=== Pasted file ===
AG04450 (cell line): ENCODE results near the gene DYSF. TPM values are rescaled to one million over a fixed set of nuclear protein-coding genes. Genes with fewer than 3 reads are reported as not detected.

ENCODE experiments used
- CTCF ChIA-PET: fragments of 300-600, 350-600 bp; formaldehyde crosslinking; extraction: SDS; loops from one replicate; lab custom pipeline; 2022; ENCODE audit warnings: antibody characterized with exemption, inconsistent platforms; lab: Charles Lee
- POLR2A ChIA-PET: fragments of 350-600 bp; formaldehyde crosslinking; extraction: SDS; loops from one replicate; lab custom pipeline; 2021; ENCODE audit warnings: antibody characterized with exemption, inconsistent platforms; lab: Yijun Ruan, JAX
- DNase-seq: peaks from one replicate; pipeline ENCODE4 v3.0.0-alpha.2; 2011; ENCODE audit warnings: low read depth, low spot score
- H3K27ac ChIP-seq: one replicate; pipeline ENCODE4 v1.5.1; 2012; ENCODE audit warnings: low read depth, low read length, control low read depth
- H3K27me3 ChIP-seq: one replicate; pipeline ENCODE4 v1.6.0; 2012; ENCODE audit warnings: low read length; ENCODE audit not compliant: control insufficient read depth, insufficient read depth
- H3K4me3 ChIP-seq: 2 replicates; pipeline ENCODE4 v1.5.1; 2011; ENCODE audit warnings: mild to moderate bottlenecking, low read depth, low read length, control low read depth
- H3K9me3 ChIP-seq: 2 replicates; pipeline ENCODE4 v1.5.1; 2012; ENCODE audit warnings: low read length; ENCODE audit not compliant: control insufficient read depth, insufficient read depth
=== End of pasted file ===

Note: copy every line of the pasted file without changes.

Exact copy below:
AG04450 (cell line): ENCODE results near the gene DYSF. TPM values are rescaled to one million over a fixed set of nuclear protein-coding genes. Genes with fewer than 3 reads are reported as not detected.

ENCODE experiments used
- CTCF ChIA-PET: fragments of 300-600, 350-600 bp; formaldehyde crosslinking; extraction: SDS; loops from one replicate; lab custom pipeline; 2022; ENCODE audit warnings: antibody characterized with exemption, inconsistent platforms; lab: Charles Lee
- POLR2A ChIA-PET: fragments of 350-600 bp; formaldehyde crosslinking; extraction: SDS; loops from one replicate; lab custom pipeline; 2021; ENCODE audit warnings: antibody characterized with exemption, inconsistent platforms; lab: Yijun Ruan, JAX
- DNase-seq: peaks from one replicate; pipeline ENCODE4 v3.0.0-alpha.2; 2011; ENCODE audit warnings: low read depth, low spot score
- H3K27ac ChIP-seq: one replicate; pipeline ENCODE4 v1.5.1; 2012; ENCODE audit warnings: low read depth, low read length, control low read depth
- H3K27me3 ChIP-seq: one replicate; pipeline ENCODE4 v1.6.0; 2012; ENCODE audit warnings: low read length; ENCODE audit not compliant: control insufficient read depth, insufficient read depth
- H3K4me3 ChIP-seq: 2 replicates; pipeline ENCODE4 v1.5.1; 2011; ENCODE audit warnings: mild to moderate bottlenecking, low read depth, low read length, control low read depth
- H3K9me3 ChIP-seq: 2 replicates; pipeline ENCODE4 v1.5.1; 2012; ENCODE audit warnings: low read length; ENCODE audit not compliant: control insufficient read depth, insufficient read depth